As for the system itself, I wouldnt buy a brand new system. i would look on ebay for an older intel system, skylake/coffee lake and an i3 and some cheap ram and a cheap ssd. Aim to spend as little as possible on the board/cpu/ram and you obviously want a board that has at least 2 full size pcie 3.0 slots. z170 sli board from gigabyte or msi, i3 6100, 4gb ram, cheap ssd (16gb+), decent psu that can drive two high end cards. Run it headless using ssh.

Thats the way I would do it and have done it in the past.
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Re: Building a dedicated rig with 3 GPUs

Postby bruce » Mon Jun 15, 2020 3:13 pm

v00d00 wrote:Throw a fine net over it to keep the dust out.


When I was a kid we used to have a fine net preinstalled on a collapsible frame designed to keep the flys off of our food when we went on a picnic. It wasn't big enough for a good sized M/B but it would be ideal for a small one.... if they still make such a thing.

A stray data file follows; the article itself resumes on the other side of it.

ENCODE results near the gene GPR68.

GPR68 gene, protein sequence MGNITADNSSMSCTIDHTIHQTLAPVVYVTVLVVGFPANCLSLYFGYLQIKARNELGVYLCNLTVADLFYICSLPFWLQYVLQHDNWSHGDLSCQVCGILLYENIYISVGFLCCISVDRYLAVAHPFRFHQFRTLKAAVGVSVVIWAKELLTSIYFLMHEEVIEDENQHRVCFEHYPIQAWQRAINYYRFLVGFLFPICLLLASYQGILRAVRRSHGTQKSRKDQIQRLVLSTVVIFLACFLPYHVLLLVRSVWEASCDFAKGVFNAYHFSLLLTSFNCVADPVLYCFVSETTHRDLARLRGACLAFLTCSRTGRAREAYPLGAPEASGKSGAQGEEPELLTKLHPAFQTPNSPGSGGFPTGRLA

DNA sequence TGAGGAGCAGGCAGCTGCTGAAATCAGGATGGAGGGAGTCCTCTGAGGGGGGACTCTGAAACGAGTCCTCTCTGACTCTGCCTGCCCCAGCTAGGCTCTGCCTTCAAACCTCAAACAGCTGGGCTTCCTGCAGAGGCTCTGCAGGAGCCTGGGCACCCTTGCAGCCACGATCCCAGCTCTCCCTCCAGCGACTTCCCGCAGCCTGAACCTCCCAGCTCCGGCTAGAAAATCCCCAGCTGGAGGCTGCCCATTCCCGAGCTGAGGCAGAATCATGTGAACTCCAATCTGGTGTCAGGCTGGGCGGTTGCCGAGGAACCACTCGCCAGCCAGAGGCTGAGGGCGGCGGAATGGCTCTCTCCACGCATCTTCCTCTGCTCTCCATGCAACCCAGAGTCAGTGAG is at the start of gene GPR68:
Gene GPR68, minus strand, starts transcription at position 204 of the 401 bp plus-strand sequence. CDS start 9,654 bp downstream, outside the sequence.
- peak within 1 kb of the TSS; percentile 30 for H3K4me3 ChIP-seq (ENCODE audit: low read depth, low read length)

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Re: Building a dedicated rig with 3 GPUs

Postby JimboPalmer » Mon Jun 15, 2020 3:59 pm

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Re: Building a dedicated rig with 3 GPUs

Postby MeeLee » Mon Jun 15, 2020 4:10 pm

markdotgooley wrote:On reflection I think it’s an especially bad time to upgrade. Lots of parts are in short supply, and new hardware is due in September. Both 2060s are running a bit hot (usually near 80C for the one higher in the case in the better PCIe slot), and if I could get something like a hybrid-cooled 2080 Super at a good price I might replace one. Not likely to happen. The case or its fans or something just isn’t keeping things especially cool, but nothing seems as if it’s about to fail.

Need to be patient... and do my research.

My experience with the RTX 2060 (I've had 5, with 3 different models, 2 were identical) is that the single fan designs don't have sufficient cooling.
Dual fans work fine.
I do cap their power to 125W, because there's no real reason they should be running at 170W to begin with.
A 2080 Super will guarantee to be running even hotter.
I also never use auto fan control, as on most GPUs, it's tuned to be as low noise as possible; not to keep your card cool.
They usually ramp up once the GPU reaches in the high seventies to eighties of C.